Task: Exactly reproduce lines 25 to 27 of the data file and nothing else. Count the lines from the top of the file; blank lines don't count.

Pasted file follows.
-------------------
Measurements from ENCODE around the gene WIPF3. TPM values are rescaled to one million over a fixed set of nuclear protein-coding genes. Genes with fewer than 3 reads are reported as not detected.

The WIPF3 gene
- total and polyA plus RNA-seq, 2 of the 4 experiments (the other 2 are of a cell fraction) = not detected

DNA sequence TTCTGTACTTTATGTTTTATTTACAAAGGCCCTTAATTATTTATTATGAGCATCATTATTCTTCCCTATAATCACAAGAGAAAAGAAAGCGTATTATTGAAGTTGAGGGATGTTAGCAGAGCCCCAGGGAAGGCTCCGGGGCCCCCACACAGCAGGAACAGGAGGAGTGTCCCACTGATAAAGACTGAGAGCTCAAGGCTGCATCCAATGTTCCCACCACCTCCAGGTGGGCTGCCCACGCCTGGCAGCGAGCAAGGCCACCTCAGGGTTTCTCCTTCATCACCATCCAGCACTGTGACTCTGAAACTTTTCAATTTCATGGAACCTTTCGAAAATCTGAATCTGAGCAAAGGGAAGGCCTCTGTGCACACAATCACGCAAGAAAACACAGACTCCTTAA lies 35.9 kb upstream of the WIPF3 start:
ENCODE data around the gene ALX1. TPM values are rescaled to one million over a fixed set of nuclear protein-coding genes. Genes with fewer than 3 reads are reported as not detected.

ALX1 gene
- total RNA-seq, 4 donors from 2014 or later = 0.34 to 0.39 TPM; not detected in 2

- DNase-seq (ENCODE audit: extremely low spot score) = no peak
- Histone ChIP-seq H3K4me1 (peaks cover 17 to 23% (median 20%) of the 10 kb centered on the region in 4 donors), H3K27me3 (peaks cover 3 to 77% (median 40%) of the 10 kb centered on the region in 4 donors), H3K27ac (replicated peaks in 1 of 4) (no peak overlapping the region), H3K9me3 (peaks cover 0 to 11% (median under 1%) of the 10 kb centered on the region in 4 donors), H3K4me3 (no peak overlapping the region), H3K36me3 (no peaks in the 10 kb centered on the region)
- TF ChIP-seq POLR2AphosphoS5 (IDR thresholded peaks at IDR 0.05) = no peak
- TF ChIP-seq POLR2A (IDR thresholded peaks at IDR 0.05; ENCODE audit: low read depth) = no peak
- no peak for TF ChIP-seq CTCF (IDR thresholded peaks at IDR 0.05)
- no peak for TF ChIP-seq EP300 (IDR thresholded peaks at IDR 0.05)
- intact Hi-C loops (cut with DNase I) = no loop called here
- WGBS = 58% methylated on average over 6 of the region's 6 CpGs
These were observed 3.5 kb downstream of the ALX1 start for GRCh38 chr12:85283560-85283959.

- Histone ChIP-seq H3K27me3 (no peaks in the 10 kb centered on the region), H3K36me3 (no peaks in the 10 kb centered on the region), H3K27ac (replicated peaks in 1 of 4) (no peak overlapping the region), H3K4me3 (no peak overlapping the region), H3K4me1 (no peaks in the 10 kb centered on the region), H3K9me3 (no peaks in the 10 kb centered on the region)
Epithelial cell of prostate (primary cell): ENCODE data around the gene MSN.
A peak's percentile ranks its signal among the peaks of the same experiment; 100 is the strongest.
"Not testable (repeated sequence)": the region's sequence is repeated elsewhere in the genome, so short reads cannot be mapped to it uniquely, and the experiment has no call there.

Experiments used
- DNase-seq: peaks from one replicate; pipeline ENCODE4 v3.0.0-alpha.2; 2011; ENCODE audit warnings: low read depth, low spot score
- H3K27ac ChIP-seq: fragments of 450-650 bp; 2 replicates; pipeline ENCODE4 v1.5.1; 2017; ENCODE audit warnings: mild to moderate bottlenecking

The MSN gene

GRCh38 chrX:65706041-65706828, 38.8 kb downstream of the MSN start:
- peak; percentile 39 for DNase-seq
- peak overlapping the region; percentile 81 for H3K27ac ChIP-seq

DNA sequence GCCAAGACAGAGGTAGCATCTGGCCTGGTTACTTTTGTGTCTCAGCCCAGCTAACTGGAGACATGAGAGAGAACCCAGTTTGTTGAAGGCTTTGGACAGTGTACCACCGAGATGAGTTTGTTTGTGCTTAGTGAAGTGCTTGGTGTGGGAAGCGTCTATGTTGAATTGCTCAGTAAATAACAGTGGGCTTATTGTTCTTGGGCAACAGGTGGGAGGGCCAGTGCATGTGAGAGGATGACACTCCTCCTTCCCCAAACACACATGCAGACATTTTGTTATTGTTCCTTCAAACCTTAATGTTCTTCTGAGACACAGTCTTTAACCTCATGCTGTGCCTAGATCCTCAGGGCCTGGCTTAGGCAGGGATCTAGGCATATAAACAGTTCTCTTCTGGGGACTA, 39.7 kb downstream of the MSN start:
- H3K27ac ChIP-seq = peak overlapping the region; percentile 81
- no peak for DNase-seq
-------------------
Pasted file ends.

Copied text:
GRCh38 chrX:65706041-65706828, 38.8 kb downstream of the MSN start:
- peak; percentile 39 for DNase-seq
- peak overlapping the region; percentile 81 for H3K27ac ChIP-seq